PALOS VERDES, Calif. – The Palos Verdes Art Center / Beverly G. Alpay Center for Arts Education is currently showing Water, Earth & Fire, an exhibition celebrating ceramics as a powerful creative force and expressive mode of communication. It will run through April 16.
Guest curator Jo Lauria continues PVAC’s 90-year tradition of presenting significant contemporary art by assembling innovative works by leading Southern California artists that address the theme of water in its many manifestations and mythologies. In an additional gallery, PVAC honors the legacy of a ceramics studio it established in the late 1960s by showcasing the talented artists associated with the program, former and current instructors and workshop leaders, many achieving international acclaim.
Jo Lauria is a Los Angeles-based curator, author, and educator who received her curatorial training at the Los Angeles County Museum of Art (LACMA). She is a specialist in the fields of craft, design and decorative arts. She has organized many museum-based surveys and national touring exhibitions and has authored several major publications in her field.
“Palos Verdes Art Center presents Water, Earth & Fire, an exhibition celebrating ceramics as a powerful creative force and an expressive mode of communication. The show is organized in two thematic sections. The theme presented in the Norris Gallery is the history of the outstanding and progressive instruction of the PVAC ceramics programs. Established in the late 1960s, the chronology of the ceramics studio is long and rich. This legacy is chronicled through works created by the many talented artists associated with the program, primarily former and current instructors and workshop leaders. Many affiliated with the ceramics studio have achieved international acclaim, including Rosaline Delisle, Vivika and Otto Heino, Yoshiro Ikeda, Adrian Saxe, Peter Shire and Anna Silver. In this survey of more than seventy pieces, a broad range of forming methods, surface designs and ideations are highlighted, demonstrating the material intelligence and mastery of technique of those who have generously mentored others through teaching and guidance.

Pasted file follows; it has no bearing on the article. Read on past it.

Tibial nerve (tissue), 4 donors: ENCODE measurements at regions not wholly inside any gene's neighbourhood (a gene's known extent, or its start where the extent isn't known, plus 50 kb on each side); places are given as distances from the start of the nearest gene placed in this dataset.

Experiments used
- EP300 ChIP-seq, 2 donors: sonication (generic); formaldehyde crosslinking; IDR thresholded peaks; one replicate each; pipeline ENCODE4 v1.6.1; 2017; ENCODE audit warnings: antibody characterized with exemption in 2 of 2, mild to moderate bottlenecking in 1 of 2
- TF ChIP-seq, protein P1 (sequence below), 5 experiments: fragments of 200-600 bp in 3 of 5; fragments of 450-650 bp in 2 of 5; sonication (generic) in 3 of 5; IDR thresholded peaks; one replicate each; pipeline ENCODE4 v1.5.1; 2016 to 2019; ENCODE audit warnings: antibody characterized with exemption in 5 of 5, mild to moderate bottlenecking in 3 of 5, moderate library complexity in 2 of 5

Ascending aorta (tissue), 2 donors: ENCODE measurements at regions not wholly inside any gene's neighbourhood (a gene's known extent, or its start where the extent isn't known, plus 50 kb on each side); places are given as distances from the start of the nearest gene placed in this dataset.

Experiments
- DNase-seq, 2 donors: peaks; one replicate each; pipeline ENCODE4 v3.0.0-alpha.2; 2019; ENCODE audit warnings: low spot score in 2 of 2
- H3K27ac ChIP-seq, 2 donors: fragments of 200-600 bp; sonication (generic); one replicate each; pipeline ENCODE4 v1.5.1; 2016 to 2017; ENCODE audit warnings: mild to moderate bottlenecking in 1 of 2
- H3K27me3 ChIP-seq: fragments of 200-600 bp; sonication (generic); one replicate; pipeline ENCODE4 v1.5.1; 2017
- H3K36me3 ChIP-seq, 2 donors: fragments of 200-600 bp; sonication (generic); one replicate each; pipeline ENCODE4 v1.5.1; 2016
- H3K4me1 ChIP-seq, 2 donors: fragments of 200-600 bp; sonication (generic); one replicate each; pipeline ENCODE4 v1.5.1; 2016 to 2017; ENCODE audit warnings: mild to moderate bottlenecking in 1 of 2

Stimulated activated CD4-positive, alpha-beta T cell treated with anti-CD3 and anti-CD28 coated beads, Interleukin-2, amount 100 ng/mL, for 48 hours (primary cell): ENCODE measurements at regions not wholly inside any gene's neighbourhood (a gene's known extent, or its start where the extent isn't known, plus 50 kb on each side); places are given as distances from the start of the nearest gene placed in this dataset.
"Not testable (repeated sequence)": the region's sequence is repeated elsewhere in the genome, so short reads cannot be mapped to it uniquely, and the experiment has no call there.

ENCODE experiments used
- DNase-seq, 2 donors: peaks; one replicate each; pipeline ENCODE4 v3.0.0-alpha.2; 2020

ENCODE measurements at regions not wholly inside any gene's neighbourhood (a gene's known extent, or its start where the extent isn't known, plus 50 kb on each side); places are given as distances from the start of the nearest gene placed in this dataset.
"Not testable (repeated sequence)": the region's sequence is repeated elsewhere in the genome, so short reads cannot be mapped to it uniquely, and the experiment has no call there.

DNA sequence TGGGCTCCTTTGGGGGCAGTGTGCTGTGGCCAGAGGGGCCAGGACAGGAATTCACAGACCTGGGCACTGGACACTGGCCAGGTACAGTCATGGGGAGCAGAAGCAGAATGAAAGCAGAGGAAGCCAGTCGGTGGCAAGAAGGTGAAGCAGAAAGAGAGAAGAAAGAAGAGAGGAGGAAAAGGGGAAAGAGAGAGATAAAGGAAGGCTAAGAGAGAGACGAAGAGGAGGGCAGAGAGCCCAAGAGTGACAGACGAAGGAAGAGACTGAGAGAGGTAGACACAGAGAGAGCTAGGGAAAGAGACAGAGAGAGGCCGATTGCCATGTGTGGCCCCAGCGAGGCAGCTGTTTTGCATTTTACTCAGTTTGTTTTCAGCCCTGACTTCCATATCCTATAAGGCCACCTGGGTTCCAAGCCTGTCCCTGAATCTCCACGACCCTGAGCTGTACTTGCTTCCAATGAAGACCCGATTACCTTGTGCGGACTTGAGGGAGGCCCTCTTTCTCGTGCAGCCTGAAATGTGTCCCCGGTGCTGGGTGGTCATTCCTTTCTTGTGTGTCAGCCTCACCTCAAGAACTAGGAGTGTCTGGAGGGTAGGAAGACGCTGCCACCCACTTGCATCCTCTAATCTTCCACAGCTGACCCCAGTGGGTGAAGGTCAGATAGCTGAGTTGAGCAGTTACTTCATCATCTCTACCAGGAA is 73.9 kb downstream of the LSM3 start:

The Main and Walker Galleries feature invited artists whose innovative work addresses the theme of water in its many manifestations and mythologies. Water is the source of all life: it is an integral substance of the human embryo during development and acts as protective cushioning during gestation. In all living organisms, water is necessary to perform cellular respiration. Without water, suffocation or desiccation ensues, causing death. Water symbolism can be found in almost all cultures, spanning time and geographies. Water is sacred, purifying, and curative in the narratives of religion; oceans, seas, rivers and rain are the ubiquitous subjects of literature and poetry; and water deities, mermaids, naiads and water-spirits abound in mythological tales. And more recently, water has assumed the predictive role of dissolution. Climate change raises water temperatures, and debris and chemicals pollute water sources resulting in the disruption and possible destruction of marine ecosystems, forecasting dire consequences for life on earth. Artists convey these concepts through myriad pathways of storytelling. The ceramic objects on display become the means of expression through which these narratives – personal, political and universal – are communicated.” – Jo Lauria, Guest Curator
Visit the website of the Palos Verdes Art Center / Beverly G. Alpay Center for Arts Education and see its dedicated page for Water, Earth & Fire.